Apple TV 3.0 update not helping sales as AirPort routers lose share

Posted:
in iPod + iTunes + AppleTV edited January 2014
Though it was given a software upgrade to version 3.0 in October, Apple TV sales have remained relatively flat over the past 12 months. Similarly, sales of AirPort base stations have struggled to gain momentum due to higher-than-average price points, resulting in minor share declines.



Apple TV



Sales of Apple's wireless streaming set-top-box are up less than 10 percent in 2009 on a unit-by-unit basis, Steven Baker, vice president of industry analysis at NPD Group, told AppleInsider. But without a definitive product to compare it against, its total market share presence is unknown.



"We have a category where we put a lot of these networked content products," Baker said. "It's a bit of a stretch to say somebody is buying one product instead of another in that category."



Released in October, Apple TV 3.0 gave users a redesigned software interface and allowed users to watch iTunes Extras and iTunes LPs in full-screen in their living room. It also granted access to Genius Mixes and Internet radio.



The free-of-charge software patch was made available for all Apple TV users, but was not accompanied by a hardware refresh. In September, Apple discounted the 160GB model to $229, and discontinued the 40GB Apple TV product.



Baker said he believes the minor gains by Apple TV over the prior year are likely because sales at the end of 2008 were slow in general. In fact, most of Apple's lesser-discussed hardware products have shown unremarkable performance through 2009, with the exception of the new multi-touch Magic Mouse.



"Most of them, in terms of their overall performance, have pretty much plateaued," Baker said. "We don't see huge kind of growth numbers there."



Since its inception three years ago, Apple TV has been seen by many industry experts as a possible game-changer with broad potential. Some have even gone as far as to predict it could turn into a multi-billion dollar business should Apple equip it with a TV tuner and DVR capabilities. However, poor economic conditions intertwined with content licensing complications have seen the Cupertino-based electronics maker maintain the product largely as a side interest.



When asked last year about the "digital living room opportunity and how it relates to Apple TV," Apple Chief Executive Steve Jobs said, "well again I think the whole category is still a hobby right now. I don't think anybody has succeeded at it. And actually the experimentation has slowed down. A lot of the early companies that were trying things have faded away."



"So I have to say that given the economic conditions, given the venture capital outlook and stuff, I continue to believe that it will be a hobby in 2009," he added.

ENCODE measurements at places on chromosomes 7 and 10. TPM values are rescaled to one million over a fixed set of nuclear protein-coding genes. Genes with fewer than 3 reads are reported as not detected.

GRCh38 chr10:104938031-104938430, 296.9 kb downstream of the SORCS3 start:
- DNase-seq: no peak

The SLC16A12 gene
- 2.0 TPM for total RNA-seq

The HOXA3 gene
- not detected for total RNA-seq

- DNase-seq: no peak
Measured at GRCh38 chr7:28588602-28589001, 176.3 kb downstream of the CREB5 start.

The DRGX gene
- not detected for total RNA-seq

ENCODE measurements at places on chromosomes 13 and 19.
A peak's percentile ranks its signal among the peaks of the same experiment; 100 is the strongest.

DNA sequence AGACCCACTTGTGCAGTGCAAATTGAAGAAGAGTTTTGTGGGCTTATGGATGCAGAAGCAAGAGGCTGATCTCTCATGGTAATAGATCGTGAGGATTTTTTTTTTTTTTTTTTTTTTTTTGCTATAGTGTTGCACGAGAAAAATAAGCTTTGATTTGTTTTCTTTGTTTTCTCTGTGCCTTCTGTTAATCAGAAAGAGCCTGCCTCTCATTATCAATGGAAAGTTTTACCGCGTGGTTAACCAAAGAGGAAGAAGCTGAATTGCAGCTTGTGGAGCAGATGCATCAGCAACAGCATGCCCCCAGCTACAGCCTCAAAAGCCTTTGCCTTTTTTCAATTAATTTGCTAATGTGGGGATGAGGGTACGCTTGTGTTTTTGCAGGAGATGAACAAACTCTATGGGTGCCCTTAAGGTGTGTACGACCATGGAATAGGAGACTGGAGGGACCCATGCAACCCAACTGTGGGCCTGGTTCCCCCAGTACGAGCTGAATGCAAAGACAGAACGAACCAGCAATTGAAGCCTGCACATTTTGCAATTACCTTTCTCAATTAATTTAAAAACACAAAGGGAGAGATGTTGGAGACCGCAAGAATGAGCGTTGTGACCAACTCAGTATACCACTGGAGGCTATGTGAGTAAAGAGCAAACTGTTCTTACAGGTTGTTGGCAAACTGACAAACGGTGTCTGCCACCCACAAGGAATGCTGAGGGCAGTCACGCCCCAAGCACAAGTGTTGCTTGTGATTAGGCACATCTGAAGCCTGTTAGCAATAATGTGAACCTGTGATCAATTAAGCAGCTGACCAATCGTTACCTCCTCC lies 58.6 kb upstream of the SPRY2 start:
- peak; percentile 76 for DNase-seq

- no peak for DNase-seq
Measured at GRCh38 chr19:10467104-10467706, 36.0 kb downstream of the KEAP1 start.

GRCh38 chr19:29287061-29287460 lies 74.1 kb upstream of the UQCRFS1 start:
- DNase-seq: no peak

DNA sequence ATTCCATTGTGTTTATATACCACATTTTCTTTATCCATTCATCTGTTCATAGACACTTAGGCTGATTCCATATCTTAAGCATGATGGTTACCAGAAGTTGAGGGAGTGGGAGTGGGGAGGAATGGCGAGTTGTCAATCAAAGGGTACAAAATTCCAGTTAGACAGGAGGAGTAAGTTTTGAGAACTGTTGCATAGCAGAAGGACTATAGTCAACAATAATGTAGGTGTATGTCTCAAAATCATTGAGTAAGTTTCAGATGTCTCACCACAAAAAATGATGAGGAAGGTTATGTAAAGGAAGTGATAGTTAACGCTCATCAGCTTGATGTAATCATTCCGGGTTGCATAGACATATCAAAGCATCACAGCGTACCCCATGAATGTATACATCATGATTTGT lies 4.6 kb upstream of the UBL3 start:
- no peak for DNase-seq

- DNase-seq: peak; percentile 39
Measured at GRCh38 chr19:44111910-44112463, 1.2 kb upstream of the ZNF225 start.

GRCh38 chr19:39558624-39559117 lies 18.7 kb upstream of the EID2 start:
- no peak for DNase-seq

Still, Apple as early as January said it would continue to pump money and resources in its set-top box business because it expects the product segment to break free of some existing barriers down the road.



"It is clear the movie rental business is working and there are more customers who want to try it," Apple Chief Operating Officer Tim Cook told investors during a conference call. "We will continue to invest there, because we believe there is something there for us in the future."



AirPort Base Stations



Meanwhile, it's a similar story for Airport and Airport Express, both of which have been unchanged in sales or market stature, Baker said. The Airport is fifth in the market, behind Linksys, Belkin, D-Link and Netgear.



"I think the Airport is probably a little expensive compared to some of the other wireless access points that are out there," he said. "It lost a little bit of share on the overall basis over the last year or so. We've also seen the Airport Express kind of start to slow down in terms of volume."



In addition, while the Time Machine consumer network attached storage device is a market leader, it exists in a very small niche.



"Consumer NAS is a minuscule marketplace compared to external hard drives for consumers," Baker said. "So it's the big fish in a very small pond."

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Comments

  • Reply 1 of 211
    Maybe we will get an update at the end of January? I believe that Apple TV will live for quite a while yet. Perhaps there will be a lowering of price on Airport products, which will likely help also.
  • Reply 2 of 211
    Apple TV needs new content streams to increase sales.



    A deal with Hulu or some of the networks to add commercial based streaming through their existing channels would make it a more attractive product.



    Some form of "À la carte" subscription service could help a lot as well if they could get enough content providers on board. I think that there is a large number of the population that would happily cancel their cable if they could get the 5-10 channels that they really watch over the internet for half the price (even if they still had the advertisements), especially if it were an "on demand" type service.
  • Reply 3 of 211
    Airport Extreme

    = IMHO a product for true fanboys

    = Missing Features (e.g. QoS)

    = Missing Web-Interface (hello Linux)

    = No Firmware-Support for OpenFirmwares like DD-WRT or Tomato

    = but it looks nice -> very important for true fanboys



    Extremely Disappointing: Apple Airport Extreme New Simultaneous Dual-Band Router Briefly Reviewed

    http://www.smallnetbuilder.com/wirel...iefly-reviewed
  • Reply 4 of 211
    I just hope whatever updates they bring for the appletv will be able to work on the current gen hardware. I think they have sold alot of them and leaving them out would be crappy as all hell.
  • Reply 5 of 211
    Well....it doesnt't really matter because apple is making more money than ever....
  • Reply 6 of 211
    Not surprised. The Airport is well built and stylish, but prohibitively expensive. Knock $50 off of it and the 1TB time capsule as well as $100 off the 2TB capsule and they would sell very well.